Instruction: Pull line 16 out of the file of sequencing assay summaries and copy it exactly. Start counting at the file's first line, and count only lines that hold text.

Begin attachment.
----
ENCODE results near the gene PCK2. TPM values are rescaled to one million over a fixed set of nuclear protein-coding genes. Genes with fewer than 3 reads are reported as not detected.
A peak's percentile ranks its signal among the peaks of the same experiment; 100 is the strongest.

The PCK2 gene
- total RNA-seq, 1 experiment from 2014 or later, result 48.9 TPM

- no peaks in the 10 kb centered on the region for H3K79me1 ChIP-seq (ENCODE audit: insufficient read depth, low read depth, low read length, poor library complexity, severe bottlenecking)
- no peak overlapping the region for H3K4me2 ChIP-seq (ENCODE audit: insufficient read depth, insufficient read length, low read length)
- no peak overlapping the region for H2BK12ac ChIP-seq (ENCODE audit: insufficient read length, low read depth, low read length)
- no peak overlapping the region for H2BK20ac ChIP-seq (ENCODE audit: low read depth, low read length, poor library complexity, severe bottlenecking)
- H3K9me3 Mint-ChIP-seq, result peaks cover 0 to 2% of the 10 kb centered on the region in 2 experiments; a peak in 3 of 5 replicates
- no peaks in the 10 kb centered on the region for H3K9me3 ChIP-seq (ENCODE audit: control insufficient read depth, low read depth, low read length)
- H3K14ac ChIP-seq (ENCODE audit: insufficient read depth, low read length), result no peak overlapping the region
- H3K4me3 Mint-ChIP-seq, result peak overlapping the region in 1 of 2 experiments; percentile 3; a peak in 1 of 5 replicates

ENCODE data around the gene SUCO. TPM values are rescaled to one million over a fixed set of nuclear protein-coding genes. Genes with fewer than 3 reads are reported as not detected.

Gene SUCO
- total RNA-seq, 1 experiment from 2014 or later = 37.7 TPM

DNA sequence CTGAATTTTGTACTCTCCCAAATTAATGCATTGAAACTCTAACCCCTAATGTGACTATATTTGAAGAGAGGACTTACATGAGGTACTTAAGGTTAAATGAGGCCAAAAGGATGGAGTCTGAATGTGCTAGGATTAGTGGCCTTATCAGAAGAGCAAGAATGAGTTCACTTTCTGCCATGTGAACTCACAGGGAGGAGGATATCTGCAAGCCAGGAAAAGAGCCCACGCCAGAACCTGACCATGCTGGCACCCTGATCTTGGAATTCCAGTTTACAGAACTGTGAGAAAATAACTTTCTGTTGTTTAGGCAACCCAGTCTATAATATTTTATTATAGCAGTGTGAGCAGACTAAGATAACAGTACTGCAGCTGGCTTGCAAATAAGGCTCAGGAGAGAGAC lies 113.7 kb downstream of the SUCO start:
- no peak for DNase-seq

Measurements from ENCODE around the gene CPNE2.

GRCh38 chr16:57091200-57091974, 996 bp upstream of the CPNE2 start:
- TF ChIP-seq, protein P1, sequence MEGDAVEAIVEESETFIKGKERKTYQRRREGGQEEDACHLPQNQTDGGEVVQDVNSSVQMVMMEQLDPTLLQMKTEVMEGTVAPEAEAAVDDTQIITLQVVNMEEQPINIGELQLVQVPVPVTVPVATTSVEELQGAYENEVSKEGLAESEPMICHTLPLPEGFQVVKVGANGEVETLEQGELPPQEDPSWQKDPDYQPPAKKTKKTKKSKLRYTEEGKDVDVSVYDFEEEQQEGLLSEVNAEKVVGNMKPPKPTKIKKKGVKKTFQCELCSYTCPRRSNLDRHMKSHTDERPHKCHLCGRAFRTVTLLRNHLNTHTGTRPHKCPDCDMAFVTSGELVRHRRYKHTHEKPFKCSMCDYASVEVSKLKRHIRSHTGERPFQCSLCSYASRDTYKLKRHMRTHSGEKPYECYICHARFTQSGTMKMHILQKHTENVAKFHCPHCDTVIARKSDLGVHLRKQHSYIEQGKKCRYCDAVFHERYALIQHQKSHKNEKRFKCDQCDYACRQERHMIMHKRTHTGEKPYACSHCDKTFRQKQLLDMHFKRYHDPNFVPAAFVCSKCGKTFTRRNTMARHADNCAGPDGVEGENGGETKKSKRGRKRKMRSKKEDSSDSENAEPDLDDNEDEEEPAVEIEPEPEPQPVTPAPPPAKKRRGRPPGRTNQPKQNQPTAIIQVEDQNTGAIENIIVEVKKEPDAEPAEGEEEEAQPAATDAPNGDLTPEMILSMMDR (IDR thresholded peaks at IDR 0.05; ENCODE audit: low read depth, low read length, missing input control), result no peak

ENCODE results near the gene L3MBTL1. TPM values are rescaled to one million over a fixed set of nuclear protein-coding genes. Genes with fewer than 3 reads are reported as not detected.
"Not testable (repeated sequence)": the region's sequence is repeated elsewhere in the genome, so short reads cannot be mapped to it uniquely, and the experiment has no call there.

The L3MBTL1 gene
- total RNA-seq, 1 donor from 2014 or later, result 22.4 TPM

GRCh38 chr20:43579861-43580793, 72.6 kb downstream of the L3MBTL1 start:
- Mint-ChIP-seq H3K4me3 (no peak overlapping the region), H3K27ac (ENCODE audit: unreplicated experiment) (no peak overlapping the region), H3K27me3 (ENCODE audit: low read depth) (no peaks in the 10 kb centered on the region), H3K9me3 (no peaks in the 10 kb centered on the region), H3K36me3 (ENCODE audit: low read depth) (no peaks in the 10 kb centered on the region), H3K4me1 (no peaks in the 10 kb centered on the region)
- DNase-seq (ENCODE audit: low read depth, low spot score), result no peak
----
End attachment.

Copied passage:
DNA sequence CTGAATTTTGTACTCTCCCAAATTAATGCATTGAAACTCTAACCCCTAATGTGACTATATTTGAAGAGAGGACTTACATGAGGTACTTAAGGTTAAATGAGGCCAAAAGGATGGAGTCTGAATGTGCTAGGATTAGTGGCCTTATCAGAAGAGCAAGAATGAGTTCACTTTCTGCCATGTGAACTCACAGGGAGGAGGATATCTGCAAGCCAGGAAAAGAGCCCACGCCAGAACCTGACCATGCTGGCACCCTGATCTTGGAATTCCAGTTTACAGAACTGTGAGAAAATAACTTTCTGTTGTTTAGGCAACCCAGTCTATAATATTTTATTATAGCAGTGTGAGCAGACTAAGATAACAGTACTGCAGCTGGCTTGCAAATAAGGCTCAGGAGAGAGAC lies 113.7 kb downstream of the SUCO start: